Tag Archives: suffering

Why Your Personal Work is So Important

Why Your Personal Work is So Important
Why Your Personal Work is So Important

It’s really easy to get absolutely fed up with “working on your personal issues.”
Some days it’s all you can think about, and you get inspired and you sign up for something, or make a plan, or journal and feel like you’ve reached a very important insight.
But many, many other days, you’re just sick of the same old shit happening… over, and over.
Sometimes, you get disgusted with yourself, not believing how “selfish” or “pathetic” you are for constantly thinking about your own flaws and problems.

But, here’s the thing. There’s a reason your mind keeps bringing you back to your own suffering again and again. It’s because deep down, you’ve always had a sense of what you’re like when you are truly being yourself, and a sense of you-when-you-are-happy. And you’re secretly in love with that, we all are.
It’s actually a great thing: Your best self won’t let you off the hook, won’t let you live a half- or quarter-life when you already know how life could be.

It would be so much worse if people paid less attention to their personal suffering. That means they would go about their days feeling defeated and shitty – and how do people act when they feel that way inside? They may become withdrawn and isolated, they may externalize their pain by “letting it out” on someone else, they may actively or passively cause damage to their surroundings because they just don’t have it in them to give a damn at the moment.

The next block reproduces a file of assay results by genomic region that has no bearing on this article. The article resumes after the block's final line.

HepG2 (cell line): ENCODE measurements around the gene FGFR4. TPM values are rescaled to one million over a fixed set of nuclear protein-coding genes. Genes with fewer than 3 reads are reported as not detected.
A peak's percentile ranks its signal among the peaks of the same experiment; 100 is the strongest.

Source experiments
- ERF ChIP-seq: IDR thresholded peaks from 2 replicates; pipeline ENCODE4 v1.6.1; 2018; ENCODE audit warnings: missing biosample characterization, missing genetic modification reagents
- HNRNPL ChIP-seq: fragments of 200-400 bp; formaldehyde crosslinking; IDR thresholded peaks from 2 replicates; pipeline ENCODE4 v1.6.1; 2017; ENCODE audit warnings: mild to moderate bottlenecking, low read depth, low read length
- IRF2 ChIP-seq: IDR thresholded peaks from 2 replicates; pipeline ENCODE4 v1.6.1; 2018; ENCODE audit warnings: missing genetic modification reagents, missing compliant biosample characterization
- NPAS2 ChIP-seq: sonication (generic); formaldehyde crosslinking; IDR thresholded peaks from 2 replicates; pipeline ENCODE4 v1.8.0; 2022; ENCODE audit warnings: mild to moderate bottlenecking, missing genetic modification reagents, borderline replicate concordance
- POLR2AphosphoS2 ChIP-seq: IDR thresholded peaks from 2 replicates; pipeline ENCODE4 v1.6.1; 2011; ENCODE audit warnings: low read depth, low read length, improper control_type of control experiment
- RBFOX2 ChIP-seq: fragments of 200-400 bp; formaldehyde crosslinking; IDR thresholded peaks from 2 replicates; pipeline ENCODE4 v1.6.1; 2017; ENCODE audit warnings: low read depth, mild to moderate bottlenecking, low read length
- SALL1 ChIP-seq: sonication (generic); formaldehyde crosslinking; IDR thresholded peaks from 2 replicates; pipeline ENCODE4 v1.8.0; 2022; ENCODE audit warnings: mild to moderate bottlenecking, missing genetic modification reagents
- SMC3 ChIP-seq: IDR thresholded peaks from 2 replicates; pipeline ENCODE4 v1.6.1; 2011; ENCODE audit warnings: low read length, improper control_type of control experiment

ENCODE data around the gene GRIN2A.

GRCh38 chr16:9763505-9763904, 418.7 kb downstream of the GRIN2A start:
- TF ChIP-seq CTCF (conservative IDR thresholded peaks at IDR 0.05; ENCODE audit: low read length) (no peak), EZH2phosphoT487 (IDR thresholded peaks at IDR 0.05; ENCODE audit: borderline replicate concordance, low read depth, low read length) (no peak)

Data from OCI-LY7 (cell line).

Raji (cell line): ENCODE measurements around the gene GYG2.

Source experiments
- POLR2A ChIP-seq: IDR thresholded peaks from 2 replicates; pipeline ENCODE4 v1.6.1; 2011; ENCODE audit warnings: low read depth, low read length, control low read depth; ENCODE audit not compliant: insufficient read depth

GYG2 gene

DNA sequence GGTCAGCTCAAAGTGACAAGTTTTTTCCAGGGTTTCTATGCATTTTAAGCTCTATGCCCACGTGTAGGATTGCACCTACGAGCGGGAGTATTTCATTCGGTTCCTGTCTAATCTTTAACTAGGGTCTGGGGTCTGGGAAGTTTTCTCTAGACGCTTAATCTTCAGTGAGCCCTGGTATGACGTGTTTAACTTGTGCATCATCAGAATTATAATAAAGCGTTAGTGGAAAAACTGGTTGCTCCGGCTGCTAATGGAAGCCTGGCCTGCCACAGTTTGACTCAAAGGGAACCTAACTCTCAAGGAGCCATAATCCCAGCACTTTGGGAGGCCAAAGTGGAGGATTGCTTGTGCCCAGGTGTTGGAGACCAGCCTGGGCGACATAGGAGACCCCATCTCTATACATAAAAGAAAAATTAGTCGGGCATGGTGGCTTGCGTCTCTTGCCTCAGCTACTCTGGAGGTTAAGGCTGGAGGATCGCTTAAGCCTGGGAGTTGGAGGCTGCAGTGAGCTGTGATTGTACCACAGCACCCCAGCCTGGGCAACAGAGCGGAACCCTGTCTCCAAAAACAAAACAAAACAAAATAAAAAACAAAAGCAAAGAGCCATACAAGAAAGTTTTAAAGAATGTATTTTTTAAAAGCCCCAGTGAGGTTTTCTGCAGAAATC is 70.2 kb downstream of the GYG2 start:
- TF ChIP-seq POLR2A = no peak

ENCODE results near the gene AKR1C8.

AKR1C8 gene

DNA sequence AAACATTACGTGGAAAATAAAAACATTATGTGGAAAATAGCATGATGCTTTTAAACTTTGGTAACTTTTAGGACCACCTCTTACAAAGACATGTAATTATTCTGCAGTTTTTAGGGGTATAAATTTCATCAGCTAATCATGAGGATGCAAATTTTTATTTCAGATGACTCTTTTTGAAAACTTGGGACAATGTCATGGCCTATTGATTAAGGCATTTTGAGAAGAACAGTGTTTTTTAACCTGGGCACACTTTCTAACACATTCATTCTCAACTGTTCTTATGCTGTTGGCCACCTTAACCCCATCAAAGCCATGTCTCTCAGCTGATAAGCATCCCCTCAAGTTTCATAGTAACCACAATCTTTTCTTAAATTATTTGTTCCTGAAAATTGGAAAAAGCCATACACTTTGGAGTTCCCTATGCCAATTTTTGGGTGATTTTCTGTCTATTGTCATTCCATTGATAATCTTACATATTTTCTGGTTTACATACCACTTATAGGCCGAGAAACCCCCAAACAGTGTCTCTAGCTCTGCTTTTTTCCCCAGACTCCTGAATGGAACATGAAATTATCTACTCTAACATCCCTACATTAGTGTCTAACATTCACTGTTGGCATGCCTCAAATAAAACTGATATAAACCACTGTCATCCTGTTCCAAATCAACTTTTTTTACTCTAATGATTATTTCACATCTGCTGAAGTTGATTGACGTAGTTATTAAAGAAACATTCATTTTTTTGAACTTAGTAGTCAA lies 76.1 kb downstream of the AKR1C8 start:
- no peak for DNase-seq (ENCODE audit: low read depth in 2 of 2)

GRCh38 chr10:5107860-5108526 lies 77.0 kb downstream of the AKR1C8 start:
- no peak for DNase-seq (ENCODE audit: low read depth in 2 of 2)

Your personal work is so important because: If everyone truly allowed themselves to focus on and work to heal their own suffering, the resultant peaceful minds and hearts are what we would all be interacting with when we go out into the world.

There’s no heart in this world that doesn’t want relief from suffering, peace. Consider even a drastic example: a suicide bomber wants to eliminate what he believes is displeasing to his God; he believes his God knows what is good. He wants to please his good God because it gives him peace; there’s nothing like believing that God is good and that God loves you, and that therefore all is well and at peace. We all live a version of this when we are tiny children. There’s nothing like knowing that mom and dad are smiling, proud of you, everything safe and happy for the moment: peace.